The other day I received the following question.
We have some canned Bega processed cheddar cheese and some Red Feather pure creamery butter. They were bought in 2000. They taste fine and look fine. How much longer could they last? They were stored at 50 to 60 degrees.
It is good to know that they still tasted fine after 13 years. I have an open can of Red Feather butter in my refrigerator right now and I find it quite tasty.
In July 2012, I wrote a post on these foods. As a point of information, Red Feather Butter and Cheese are owned by Ballantyne Foods. Bega Cheese is a separate company, but makes the cheese for Red Feather. At that time, their rep and I discussed the shelf life of the products. Both Bega and Ballentyne share the same rep in the US. The rep referred me to the following information that is on the web site for Red Feather Butter (https://redfeathercannedbutter.com/) the manufactures of the butter. She stated at that time the same shelf life applies to the cheese as to the butter.
The following is the Shelf life information on Red Feather Butters web site.
“There is no Expiration Date written in stone, because the shelf life depends largely on the storage conditions (temperature, humidity, altitude, sunlight/shade, etc.). We do guarantee the shelf life for two years however, the actual shelf life of the butter will ultimately be determined by the storage conditions (temperature being the main factor) and the seal on the can remaining intact and therefore protecting the butter from the introduction of oxygen. After this, one can expect some nutritional value loss, although it will be edible, provide fat and calories in an emergency, and still be perfectly safe to eat if the cans remain sealed.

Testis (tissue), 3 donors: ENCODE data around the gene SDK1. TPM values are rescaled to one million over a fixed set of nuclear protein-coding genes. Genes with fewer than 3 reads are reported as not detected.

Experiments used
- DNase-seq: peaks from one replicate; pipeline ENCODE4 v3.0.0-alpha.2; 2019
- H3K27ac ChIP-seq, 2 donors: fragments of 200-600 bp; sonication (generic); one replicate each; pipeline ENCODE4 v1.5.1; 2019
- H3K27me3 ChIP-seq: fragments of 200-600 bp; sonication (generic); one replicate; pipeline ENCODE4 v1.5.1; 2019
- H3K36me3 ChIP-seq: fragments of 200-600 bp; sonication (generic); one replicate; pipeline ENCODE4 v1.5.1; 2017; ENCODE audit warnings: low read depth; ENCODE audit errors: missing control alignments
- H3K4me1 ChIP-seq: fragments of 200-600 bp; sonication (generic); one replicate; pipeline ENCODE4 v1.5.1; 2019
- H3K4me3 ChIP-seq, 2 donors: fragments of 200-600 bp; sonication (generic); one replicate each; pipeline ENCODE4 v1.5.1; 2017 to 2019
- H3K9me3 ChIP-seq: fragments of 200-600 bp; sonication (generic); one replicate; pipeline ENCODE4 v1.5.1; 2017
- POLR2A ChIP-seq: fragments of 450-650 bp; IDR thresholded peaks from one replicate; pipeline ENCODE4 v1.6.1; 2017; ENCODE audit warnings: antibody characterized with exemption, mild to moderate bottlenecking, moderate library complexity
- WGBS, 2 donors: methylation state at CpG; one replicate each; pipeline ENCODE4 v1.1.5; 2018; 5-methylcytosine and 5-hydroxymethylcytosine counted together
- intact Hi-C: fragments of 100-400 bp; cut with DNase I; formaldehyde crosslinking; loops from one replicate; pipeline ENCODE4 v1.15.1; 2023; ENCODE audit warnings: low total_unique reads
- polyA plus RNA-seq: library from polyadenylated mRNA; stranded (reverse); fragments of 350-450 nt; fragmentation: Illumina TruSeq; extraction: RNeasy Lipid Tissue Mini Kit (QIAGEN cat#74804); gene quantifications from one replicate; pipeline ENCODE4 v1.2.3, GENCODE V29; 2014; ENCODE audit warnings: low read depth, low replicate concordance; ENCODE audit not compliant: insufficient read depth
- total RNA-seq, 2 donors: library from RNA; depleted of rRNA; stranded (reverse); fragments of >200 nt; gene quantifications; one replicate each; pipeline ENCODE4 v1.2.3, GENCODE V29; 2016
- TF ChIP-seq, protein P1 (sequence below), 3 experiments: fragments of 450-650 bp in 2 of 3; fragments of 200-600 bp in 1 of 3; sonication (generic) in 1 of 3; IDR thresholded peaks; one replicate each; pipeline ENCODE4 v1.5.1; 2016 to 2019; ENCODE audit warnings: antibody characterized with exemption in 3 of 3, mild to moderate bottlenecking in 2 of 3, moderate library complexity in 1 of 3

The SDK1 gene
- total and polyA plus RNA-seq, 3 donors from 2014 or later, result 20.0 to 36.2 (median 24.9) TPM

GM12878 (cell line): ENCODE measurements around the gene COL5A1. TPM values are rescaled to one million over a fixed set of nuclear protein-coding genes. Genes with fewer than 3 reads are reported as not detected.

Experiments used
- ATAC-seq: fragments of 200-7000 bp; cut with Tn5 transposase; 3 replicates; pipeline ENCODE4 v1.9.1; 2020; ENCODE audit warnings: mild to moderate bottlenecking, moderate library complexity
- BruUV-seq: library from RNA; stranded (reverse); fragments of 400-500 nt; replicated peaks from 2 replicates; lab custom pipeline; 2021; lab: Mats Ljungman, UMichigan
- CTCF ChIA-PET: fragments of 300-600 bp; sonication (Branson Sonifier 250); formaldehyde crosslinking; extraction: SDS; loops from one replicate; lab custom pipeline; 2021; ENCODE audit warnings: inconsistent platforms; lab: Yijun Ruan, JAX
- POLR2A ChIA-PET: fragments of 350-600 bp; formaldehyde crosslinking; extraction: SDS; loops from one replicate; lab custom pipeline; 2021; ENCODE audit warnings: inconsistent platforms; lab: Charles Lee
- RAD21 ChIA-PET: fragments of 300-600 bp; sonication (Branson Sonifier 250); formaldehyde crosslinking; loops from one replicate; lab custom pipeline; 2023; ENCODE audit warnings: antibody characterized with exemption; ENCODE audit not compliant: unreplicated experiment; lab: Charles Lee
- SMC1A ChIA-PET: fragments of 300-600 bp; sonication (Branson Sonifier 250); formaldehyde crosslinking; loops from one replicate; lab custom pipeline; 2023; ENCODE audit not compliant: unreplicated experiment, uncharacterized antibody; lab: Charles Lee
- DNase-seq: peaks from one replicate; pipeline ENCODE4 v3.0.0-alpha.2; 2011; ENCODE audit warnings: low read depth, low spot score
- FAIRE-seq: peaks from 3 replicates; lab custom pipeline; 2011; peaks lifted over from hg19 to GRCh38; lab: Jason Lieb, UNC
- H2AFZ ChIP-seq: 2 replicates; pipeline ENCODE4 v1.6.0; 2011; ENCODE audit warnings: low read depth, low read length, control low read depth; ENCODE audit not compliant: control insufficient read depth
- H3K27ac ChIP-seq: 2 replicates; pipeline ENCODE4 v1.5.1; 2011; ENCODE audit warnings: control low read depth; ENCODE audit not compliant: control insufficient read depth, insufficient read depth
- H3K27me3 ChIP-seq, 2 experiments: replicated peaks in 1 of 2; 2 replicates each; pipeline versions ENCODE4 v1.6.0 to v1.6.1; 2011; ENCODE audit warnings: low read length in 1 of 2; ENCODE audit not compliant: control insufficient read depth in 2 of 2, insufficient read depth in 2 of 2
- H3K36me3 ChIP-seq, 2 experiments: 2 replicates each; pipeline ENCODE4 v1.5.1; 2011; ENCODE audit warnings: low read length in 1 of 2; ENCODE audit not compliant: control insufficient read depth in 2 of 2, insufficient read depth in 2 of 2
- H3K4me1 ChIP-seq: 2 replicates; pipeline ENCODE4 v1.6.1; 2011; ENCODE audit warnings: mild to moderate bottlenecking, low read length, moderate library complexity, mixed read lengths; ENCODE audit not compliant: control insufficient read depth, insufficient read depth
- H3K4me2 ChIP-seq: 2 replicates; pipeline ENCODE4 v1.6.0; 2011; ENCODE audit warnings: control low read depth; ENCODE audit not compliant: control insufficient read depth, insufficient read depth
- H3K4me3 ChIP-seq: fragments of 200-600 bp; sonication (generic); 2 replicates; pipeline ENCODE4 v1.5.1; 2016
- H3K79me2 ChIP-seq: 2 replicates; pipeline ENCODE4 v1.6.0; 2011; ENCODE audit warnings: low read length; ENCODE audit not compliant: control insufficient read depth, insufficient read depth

A quote from the National Cannery Association: (Australia)
“Canned food has a shelf life of at least two years from the date of processing. Canned food retains its safety and nutritional value well beyond two years, but it may have some variation in quality, such as a change of colour and texture. Canning is a high-heat process that renders the food commercially sterile. Food safety is not an issue in products kept on the shelf or in the pantry for long periods of time. In fact, canned food has an almost indefinite shelf life at moderate temperatures (75° F and below). Canned food as old as 100 years has been found in sunken ships and it is still microbiologically safe! We don’t recommend keeping canned food for 100 years, but if the can is intact, not dented or bulging, it is edible.”
Bega and Ballantyne Foods are located in Australia. Red Feather Butter is manufactured in New Zealand. The US rep for both products indicates that there has been no change in the guaranteed shelf life of the food. She states that she is aware of people who have successfully stored it for much longer.
My own feeling is that the short guaranteed shelf lives shown are because these foods go all over the world and are not always stored under the best conditions.
From everything I have heard based the experience of others, and myself, I would not hesitate to store these products for many years, as long as the storage conditions were good and the cans remained intact.
Back to the original question after 13 years, I would probably begin to rotate them. But I suspect they still have a good bit of storage life left in them.